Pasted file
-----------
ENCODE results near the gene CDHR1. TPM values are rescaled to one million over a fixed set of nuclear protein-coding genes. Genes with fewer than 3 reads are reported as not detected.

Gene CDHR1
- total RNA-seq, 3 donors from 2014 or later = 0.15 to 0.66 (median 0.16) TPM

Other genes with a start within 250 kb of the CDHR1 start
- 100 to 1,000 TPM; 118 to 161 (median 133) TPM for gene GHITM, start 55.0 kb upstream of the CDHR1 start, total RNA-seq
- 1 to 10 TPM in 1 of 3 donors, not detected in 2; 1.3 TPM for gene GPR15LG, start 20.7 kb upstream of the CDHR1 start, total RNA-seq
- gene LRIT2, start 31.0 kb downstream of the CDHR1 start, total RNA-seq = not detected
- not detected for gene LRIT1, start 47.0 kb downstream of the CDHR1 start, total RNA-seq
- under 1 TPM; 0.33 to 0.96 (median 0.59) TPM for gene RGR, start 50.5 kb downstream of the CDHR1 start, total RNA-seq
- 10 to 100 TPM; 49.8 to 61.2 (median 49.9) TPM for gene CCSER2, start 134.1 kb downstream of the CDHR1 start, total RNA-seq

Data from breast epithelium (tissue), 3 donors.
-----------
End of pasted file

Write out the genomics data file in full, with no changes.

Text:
ENCODE results near the gene CDHR1. TPM values are rescaled to one million over a fixed set of nuclear protein-coding genes. Genes with fewer than 3 reads are reported as not detected.

Gene CDHR1
- total RNA-seq, 3 donors from 2014 or later = 0.15 to 0.66 (median 0.16) TPM

Other genes with a start within 250 kb of the CDHR1 start
- 100 to 1,000 TPM; 118 to 161 (median 133) TPM for gene GHITM, start 55.0 kb upstream of the CDHR1 start, total RNA-seq
- 1 to 10 TPM in 1 of 3 donors, not detected in 2; 1.3 TPM for gene GPR15LG, start 20.7 kb upstream of the CDHR1 start, total RNA-seq
- gene LRIT2, start 31.0 kb downstream of the CDHR1 start, total RNA-seq = not detected
- not detected for gene LRIT1, start 47.0 kb downstream of the CDHR1 start, total RNA-seq
- under 1 TPM; 0.33 to 0.96 (median 0.59) TPM for gene RGR, start 50.5 kb downstream of the CDHR1 start, total RNA-seq
- 10 to 100 TPM; 49.8 to 61.2 (median 49.9) TPM for gene CCSER2, start 134.1 kb downstream of the CDHR1 start, total RNA-seq

Data from breast epithelium (tissue), 3 donors.